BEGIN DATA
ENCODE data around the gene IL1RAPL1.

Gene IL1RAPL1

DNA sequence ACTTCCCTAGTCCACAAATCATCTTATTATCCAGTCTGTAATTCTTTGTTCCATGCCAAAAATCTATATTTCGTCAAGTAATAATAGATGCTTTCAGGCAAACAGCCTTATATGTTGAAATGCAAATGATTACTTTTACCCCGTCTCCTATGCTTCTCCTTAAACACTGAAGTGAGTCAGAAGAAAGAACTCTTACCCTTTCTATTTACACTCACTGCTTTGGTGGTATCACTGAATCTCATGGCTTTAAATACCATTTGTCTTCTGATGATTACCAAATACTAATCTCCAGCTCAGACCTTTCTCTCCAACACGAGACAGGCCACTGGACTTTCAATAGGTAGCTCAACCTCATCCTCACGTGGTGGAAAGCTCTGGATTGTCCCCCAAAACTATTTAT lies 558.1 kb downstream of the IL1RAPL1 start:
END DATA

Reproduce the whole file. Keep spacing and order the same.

ENCODE data around the gene IL1RAPL1.

Gene IL1RAPL1

DNA sequence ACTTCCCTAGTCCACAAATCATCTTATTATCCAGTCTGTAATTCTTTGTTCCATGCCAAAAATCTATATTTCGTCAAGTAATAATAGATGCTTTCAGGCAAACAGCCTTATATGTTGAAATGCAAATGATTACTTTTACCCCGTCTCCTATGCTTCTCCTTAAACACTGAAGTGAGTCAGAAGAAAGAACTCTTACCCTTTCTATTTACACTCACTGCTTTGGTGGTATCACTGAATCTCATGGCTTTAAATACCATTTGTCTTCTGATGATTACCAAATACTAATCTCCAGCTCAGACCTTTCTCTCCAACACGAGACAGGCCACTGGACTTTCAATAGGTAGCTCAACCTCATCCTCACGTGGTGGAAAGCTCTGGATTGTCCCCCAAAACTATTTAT lies 558.1 kb downstream of the IL1RAPL1 start: